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To voluntarily convey or transfer title to real property by gift, disposition by will or the laws of Descent and Distribution, or by sale.
For example, a seller may alienate property by transferring to a buyer a parcel of the seller's land containing a house, in exchange for cash. The seller is said to have alienated her rights in that parcel, such as the right to modify or even demolish the house on the parcel of land, to the buyer. Those rights now belong to the buyer.
alienateto transfer the ownership of property or title to another person.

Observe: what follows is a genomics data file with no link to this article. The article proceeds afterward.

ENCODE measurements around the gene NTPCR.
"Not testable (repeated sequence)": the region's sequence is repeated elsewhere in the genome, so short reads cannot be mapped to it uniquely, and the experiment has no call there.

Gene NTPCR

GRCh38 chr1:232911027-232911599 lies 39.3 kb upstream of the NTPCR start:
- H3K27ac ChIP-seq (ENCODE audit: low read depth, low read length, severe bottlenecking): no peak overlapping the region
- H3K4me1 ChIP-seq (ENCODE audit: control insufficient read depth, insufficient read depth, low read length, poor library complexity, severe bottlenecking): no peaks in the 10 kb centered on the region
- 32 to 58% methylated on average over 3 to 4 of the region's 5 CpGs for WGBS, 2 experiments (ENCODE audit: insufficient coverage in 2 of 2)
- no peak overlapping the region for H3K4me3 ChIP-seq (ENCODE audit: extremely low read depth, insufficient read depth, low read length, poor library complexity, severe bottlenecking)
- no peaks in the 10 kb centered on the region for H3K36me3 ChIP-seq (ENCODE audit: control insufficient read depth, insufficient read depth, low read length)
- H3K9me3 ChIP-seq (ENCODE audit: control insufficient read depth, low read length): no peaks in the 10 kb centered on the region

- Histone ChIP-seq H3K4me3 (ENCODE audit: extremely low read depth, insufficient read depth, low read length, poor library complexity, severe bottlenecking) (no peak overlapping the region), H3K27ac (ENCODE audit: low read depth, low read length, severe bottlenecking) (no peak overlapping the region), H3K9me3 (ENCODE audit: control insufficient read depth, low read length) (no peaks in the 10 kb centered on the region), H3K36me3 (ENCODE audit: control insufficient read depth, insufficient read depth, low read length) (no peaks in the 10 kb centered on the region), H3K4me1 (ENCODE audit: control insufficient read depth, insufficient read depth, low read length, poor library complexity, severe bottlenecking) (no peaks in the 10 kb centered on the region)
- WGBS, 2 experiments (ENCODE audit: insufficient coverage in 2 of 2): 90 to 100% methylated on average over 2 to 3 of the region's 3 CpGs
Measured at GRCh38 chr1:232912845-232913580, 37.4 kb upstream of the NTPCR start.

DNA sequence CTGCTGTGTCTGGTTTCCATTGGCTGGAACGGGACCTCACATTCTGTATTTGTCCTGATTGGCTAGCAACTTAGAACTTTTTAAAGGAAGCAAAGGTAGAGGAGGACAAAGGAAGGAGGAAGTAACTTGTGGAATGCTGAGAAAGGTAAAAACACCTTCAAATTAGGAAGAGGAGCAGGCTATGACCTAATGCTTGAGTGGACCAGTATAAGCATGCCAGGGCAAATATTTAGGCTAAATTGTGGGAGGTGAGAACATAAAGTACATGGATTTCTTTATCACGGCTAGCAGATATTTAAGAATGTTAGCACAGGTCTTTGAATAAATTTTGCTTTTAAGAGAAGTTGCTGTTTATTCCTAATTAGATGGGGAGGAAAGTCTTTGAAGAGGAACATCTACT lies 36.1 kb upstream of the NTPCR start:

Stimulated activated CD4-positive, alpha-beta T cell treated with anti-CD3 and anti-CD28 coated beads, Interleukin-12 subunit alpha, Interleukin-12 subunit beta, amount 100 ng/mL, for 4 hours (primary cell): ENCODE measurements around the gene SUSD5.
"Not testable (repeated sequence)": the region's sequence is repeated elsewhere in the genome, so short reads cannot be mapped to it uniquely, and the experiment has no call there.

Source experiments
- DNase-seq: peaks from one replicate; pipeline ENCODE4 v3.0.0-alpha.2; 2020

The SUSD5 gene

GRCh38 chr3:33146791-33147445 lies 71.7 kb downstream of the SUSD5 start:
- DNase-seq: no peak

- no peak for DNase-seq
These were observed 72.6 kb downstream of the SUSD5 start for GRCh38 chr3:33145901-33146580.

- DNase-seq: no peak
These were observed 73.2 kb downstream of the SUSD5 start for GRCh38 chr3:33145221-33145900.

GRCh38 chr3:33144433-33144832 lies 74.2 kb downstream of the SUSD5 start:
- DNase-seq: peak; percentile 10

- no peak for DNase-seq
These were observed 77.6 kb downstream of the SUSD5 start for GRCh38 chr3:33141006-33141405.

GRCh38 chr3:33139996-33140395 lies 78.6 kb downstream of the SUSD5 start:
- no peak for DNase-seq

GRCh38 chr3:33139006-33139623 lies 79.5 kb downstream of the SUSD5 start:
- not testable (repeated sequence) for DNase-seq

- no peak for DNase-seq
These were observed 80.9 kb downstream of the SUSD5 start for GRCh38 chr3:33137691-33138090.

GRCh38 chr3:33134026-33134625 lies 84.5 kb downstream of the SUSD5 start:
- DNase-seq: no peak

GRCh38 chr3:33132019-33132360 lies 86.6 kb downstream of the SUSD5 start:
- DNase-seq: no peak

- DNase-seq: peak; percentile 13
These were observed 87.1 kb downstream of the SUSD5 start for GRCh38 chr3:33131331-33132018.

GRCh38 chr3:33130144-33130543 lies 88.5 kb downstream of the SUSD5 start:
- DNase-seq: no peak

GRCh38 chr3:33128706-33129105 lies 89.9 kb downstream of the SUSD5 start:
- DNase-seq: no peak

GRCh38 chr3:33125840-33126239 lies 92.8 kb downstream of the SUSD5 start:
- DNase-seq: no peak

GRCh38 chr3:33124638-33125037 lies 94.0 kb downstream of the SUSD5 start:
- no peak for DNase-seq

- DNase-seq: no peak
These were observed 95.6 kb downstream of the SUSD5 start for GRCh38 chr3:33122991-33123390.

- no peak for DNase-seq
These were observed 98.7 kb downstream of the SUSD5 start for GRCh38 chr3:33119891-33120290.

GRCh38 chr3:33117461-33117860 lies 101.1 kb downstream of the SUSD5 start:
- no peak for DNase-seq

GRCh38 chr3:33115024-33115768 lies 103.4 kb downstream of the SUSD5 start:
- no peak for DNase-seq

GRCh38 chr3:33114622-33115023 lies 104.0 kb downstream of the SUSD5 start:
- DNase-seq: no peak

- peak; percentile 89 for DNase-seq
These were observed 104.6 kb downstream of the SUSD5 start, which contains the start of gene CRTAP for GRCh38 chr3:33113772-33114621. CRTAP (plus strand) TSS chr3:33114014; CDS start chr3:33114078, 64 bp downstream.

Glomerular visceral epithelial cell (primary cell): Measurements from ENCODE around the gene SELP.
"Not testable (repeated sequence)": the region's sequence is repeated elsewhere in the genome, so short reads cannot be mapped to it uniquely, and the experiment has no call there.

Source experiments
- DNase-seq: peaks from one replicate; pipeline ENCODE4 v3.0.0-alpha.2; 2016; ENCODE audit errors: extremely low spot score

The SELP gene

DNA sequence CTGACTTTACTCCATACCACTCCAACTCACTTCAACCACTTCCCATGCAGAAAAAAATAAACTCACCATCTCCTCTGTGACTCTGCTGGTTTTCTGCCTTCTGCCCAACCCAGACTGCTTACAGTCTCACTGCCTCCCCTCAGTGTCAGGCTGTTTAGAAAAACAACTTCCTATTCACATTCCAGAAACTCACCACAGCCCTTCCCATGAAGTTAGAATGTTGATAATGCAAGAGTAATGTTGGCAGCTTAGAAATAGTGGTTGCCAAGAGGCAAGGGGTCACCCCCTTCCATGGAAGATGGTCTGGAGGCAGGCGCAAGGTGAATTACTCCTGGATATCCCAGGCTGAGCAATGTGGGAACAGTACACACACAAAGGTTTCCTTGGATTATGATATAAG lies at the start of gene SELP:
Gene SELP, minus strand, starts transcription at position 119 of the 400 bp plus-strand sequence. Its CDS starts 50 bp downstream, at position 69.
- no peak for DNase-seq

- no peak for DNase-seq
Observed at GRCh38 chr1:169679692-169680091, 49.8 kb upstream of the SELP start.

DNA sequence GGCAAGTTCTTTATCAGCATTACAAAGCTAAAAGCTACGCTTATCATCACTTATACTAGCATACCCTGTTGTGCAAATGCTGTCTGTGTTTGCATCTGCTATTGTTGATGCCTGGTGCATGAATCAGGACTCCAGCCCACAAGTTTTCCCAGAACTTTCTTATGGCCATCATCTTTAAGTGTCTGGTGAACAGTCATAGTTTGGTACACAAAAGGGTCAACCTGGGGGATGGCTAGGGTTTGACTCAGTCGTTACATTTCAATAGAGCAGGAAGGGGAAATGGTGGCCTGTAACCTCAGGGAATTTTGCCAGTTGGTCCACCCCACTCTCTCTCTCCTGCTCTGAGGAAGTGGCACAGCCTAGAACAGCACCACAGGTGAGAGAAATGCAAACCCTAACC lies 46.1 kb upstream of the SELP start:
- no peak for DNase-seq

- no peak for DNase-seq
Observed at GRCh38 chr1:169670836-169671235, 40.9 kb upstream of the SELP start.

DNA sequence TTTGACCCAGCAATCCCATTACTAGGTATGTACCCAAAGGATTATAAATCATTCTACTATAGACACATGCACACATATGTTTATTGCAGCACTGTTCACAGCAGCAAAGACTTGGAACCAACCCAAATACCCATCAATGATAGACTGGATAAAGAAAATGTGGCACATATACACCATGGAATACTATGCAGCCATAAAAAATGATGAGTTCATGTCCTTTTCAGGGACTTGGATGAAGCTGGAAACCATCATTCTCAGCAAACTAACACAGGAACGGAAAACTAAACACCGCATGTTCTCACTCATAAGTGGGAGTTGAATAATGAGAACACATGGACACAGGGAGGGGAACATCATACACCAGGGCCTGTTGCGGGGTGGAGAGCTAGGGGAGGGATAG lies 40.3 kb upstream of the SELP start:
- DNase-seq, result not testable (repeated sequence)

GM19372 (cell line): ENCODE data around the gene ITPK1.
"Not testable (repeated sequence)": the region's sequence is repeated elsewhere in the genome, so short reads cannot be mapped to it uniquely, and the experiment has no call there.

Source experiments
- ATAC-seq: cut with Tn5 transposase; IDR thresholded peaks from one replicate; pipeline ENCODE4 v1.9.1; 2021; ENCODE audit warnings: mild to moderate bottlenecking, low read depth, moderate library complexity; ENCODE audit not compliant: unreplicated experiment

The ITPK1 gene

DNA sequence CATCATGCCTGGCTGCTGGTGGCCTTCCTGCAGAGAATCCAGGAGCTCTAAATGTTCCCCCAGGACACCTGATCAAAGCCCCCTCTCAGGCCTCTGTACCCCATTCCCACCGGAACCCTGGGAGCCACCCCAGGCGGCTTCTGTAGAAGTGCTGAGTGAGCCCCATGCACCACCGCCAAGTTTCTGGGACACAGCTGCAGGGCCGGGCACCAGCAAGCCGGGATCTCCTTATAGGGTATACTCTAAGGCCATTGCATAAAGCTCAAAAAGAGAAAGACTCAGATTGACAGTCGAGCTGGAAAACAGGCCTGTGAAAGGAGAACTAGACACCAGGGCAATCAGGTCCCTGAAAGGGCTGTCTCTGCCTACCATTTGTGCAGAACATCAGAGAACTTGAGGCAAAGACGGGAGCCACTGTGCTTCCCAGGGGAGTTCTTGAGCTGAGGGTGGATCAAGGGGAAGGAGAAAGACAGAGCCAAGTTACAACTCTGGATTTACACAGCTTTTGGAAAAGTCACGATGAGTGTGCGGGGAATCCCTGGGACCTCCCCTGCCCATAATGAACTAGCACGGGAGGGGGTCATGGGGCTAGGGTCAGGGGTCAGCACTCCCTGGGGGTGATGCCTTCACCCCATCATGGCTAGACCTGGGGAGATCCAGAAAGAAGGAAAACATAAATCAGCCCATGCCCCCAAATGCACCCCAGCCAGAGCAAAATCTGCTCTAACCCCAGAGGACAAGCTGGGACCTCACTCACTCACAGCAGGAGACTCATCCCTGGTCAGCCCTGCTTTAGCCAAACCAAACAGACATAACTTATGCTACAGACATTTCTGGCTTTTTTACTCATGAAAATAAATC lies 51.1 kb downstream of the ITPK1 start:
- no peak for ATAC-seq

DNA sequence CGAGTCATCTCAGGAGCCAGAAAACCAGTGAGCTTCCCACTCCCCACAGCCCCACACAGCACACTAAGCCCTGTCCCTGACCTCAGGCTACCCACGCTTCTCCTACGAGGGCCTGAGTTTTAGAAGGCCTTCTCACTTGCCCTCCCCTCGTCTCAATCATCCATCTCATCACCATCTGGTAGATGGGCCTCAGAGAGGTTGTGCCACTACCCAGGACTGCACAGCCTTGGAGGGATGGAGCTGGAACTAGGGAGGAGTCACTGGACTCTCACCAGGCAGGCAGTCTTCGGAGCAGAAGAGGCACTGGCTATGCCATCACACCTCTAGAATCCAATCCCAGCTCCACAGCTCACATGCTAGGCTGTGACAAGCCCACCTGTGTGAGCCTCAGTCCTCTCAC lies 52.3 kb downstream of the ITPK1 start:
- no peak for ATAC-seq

ALIENATE, aliene, alien. This is a generic term applicable to the various methods of transferring property from one person to another. Lord Coke, says, (1 Inst. 118 b,) alien cometh of the verb alienate, that is, alienum facere vel ex nostro dominio in alienum trawferre sive rem aliquam in dominium alterius transferre. These methods vary, according to the nature of the property to be conveyed and the particular objects the conveyance is designed to accomplish. It has been held, that under a prohibition to alienate, long leases are comprehended. 2 Dow's Rep. 210.